[0036] A bite sized three-layered product is produced in the following manner. A first nougat material containing a cooked sugar syrup that has been aerated in the presence of a stabilizing protein, such as egg or soy protein, and then blended with a flavoring material, such as cocoa powder dispersed in a vegetable fat is formed into a 5 mm thick slab using a parallel pair of chilled rolls. The slab is then placed on a cooling band. A single caramel layer containing a mixture of cooked syrup and milk components is prepared, formed into a 3 mm thick slab with a second pair of parallel chilled rolls and then deposited on top of the first nougat slab. The caramel layer is such that it may not be possible to handle individually formed pieces of caramel in a chocolate coating operation due to softness or adhesiveness. A second nougat material is then prepared in a similar fashion to the first nougat material, but is flavored using vanillin and formed into a 5 mm thick slab with a third pair of chilled rolls and deposited on top of the caramel slab. The resulting 13 mm slab has a 5 mm slab of cocoa flavored nougat in contact with the belt, a 3 mm slab of caramel resting between the cocoa and vanilla flavored nougats and the a 5 mm slab of vanilla nougat exposed to the air as the top of the slab. The slab is then cooled to a temperature of 10° C. in a cooling tunnel and then fed into a pair of chilled forming rolls having spherical cavities with a diameter of 14 mm. Compression and flow of the slab away from the flat spots between the cavities allows the 13 mm slab to deform into the 14 mm diameter cavities. The discharge from the rolls consists of a web of 14 mm spheres at a bulk temperature of about 7° C. connected by a thin web of material. Additional cooling lowers the temperature of the webbing further to −8° C., making the webbing brittle. The web is then broken and the flashing removed by a rotating drum with perforated walls. The resulting pieces show one side to be cocoa nougat, the other side to be vanilla nougat and potentially a thin (<1 mm) seam of caramel separating the two. This configuration confers a significant processing benefit, as it will be recalled the formulation of the caramel is such that it could not be chocolate coated by itself. Now that it is encased in nougat, the piece may be chocolate coated.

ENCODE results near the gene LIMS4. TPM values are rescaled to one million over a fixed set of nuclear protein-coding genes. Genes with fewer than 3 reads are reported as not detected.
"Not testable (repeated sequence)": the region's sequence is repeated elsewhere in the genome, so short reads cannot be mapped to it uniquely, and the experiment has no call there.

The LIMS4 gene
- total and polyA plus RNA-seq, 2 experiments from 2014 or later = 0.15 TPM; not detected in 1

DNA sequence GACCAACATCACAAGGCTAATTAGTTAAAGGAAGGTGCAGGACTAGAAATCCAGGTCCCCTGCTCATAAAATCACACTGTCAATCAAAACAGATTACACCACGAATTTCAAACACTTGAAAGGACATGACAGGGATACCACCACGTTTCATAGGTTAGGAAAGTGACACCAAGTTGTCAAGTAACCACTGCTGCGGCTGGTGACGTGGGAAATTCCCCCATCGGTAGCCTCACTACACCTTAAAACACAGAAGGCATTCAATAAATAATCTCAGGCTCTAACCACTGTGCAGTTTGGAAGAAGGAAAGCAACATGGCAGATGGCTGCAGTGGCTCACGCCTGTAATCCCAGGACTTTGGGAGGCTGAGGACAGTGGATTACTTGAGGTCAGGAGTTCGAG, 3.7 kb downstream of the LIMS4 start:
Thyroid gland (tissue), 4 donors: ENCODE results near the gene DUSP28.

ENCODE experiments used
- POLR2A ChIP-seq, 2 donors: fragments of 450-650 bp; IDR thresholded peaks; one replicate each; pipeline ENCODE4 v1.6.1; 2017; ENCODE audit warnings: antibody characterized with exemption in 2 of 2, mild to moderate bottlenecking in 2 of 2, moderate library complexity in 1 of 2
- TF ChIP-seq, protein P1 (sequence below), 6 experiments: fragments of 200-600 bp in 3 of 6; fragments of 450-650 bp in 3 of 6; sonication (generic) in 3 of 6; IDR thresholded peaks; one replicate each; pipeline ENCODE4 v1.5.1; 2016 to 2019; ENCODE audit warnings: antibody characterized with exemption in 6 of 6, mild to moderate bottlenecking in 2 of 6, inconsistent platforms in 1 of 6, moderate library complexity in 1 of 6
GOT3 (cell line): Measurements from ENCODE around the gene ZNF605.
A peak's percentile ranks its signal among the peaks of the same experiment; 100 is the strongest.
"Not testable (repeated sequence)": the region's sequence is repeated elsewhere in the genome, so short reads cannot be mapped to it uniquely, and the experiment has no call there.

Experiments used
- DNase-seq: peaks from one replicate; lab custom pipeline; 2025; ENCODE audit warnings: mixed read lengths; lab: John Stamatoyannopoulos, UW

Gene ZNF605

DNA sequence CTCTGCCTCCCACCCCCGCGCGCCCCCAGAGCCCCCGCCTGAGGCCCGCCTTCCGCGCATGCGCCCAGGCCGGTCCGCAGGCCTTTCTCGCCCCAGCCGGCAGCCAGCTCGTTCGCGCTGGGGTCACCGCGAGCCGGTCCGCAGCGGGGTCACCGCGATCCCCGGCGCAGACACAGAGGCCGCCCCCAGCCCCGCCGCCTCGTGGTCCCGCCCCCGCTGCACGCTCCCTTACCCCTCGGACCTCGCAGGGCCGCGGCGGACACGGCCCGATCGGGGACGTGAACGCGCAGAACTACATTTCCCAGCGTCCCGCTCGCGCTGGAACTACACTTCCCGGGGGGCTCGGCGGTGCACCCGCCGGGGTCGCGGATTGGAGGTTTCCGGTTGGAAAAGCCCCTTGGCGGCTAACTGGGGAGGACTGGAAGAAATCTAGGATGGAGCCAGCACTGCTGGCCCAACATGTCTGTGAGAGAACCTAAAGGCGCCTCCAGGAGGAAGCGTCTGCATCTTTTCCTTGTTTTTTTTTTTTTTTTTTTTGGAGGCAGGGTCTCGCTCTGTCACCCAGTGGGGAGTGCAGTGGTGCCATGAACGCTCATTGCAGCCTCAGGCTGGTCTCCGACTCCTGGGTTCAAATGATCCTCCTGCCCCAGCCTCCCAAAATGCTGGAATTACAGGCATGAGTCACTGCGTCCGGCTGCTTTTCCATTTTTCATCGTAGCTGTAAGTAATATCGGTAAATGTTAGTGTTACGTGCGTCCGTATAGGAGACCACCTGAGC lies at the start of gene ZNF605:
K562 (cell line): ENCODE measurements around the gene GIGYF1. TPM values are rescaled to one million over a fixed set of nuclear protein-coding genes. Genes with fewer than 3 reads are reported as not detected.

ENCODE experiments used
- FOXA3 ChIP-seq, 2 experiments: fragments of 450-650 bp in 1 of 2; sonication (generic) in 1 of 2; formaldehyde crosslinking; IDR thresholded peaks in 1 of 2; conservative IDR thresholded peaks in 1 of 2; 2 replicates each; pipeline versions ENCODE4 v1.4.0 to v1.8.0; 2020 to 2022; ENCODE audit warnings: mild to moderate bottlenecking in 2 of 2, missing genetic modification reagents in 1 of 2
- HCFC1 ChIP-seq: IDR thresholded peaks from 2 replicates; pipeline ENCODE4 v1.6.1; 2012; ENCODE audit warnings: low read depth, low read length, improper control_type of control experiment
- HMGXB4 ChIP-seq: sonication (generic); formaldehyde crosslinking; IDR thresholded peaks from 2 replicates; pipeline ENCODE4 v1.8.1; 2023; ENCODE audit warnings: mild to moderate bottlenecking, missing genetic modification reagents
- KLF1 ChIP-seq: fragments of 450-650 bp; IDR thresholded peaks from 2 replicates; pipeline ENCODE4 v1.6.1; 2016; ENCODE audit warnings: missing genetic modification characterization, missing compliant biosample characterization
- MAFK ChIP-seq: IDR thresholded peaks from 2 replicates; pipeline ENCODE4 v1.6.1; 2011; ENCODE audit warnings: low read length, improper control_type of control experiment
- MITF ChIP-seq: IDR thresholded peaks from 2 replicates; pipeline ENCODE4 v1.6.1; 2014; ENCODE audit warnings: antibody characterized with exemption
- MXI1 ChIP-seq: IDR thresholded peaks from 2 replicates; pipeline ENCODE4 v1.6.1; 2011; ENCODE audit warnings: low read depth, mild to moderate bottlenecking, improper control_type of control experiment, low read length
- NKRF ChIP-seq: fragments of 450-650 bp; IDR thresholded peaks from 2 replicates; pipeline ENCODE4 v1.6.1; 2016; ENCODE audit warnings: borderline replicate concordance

[0037] While the invention has been described above with reference to specific embodiments thereof, it is apparent that many changes, modifications, and variations can be made without departing from the inventive concept disclosed herein. Accordingly, it is intended to embrace all such changes, modifications, and variations that fall within the spirit and broad scope of the appended claims. All patent applications, patents, and other publications cited herein are incorporated by reference in their entirety.

Referenced by
Citing PatentFiling datePublication dateApplicantTitle
US7560085May 5, 2006Jul 14, 2009Vesta Research, Ltd.Porous silicon particles
US7569202May 5, 2006Aug 4, 2009Vesta Research, Ltd.Silicon nanosponge particles
US8071145 *Sep 7, 2007Dec 6, 2011Abbott LaboratoriesControlled glycemic response sweetened cereal product
US8084069 *Oct 7, 2009Dec 27, 2011Mars, IncorporatedApparatus and process for preparing confectionery having an inclusion therein using forming rolls and a forming pin
US8475863 *Apr 3, 2007Jul 2, 2013Mars, IncorporatedConfectionery meringue
US20140030410 *Jul 29, 2013Jan 30, 2014Chocotech GmbhApparatus and Method for Producing Chocolate Cores
Classifications
U.S. Classification426/306
International ClassificationB30B11/16, A23G3/34, A23G3/54, A23G3/00, A23G3/20
Cooperative ClassificationA23G3/0025, B30B11/16, A23G3/0065, A23G3/2061, A23G3/007, A23G3/54
European ClassificationA23G3/00P20F, A23G3/00P20F8, A23G3/00P2M8, A23G3/20F8T, A23G3/54, B30B11/16
Legal Events
DateCodeEventDescription
Sep 4, 2013FPAYFee payment
Year of fee payment: 8
Oct 5, 2009FPAYFee payment
Year of fee payment: 4
Apr 10, 2003ASAssignment
Owner name: MARS INCORPORATED, VIRGINIA
Free format text: ASSIGNMENT OF ASSIGNORS INTEREST;ASSIGNORS:RABINOVITCH, KEVIN;BENEDICT, SHANE;REEL/FRAME:013945/0512
Effective date: 20030331